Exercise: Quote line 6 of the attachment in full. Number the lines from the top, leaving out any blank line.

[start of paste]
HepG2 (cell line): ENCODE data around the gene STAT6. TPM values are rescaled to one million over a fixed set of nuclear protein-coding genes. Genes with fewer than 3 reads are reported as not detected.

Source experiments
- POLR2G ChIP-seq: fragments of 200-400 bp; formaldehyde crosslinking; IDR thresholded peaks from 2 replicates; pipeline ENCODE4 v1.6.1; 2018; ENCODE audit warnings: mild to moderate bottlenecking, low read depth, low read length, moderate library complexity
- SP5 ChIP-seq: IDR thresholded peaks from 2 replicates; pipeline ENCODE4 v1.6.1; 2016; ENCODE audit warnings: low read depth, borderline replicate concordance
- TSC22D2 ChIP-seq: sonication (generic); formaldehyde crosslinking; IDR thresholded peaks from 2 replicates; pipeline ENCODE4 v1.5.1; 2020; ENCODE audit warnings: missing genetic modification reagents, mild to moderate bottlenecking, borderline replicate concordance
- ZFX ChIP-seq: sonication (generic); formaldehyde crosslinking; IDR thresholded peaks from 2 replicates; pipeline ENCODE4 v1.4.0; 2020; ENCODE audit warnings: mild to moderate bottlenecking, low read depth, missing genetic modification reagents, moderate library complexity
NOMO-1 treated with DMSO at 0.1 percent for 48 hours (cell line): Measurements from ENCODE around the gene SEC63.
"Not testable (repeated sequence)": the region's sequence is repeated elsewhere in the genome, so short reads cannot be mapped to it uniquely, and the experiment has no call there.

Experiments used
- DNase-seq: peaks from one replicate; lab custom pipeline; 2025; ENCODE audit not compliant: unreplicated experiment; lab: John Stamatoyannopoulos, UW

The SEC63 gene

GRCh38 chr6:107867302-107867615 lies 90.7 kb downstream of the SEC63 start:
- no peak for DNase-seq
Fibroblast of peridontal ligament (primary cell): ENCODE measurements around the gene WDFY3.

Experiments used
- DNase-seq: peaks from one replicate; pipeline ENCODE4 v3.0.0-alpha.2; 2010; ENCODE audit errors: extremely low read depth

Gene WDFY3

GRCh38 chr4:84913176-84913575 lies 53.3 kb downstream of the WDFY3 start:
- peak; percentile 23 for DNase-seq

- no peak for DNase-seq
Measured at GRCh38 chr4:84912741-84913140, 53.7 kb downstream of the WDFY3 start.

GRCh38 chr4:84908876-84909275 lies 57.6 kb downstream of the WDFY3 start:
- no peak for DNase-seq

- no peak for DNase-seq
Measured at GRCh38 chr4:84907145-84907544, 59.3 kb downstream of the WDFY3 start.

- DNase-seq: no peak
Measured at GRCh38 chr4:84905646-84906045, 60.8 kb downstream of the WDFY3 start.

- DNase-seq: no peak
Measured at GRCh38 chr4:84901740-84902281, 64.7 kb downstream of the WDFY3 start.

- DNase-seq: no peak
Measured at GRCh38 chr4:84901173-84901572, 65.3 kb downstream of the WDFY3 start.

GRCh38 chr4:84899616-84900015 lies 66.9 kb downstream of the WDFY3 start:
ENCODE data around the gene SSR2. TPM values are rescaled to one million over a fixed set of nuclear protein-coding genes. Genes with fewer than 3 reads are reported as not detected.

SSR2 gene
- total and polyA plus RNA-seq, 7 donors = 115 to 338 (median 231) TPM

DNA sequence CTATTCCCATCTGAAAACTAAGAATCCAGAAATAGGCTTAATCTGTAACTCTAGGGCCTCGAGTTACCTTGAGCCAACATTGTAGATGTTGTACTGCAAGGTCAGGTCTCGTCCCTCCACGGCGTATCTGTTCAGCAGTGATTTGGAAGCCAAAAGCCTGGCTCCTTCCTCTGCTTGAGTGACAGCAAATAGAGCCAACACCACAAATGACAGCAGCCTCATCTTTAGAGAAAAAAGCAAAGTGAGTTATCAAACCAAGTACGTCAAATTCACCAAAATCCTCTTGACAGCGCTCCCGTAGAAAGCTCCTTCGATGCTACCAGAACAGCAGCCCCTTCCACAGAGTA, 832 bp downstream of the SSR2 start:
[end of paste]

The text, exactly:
- ZFX ChIP-seq: sonication (generic); formaldehyde crosslinking; IDR thresholded peaks from 2 replicates; pipeline ENCODE4 v1.4.0; 2020; ENCODE audit warnings: mild to moderate bottlenecking, low read depth, missing genetic modification reagents, moderate library complexity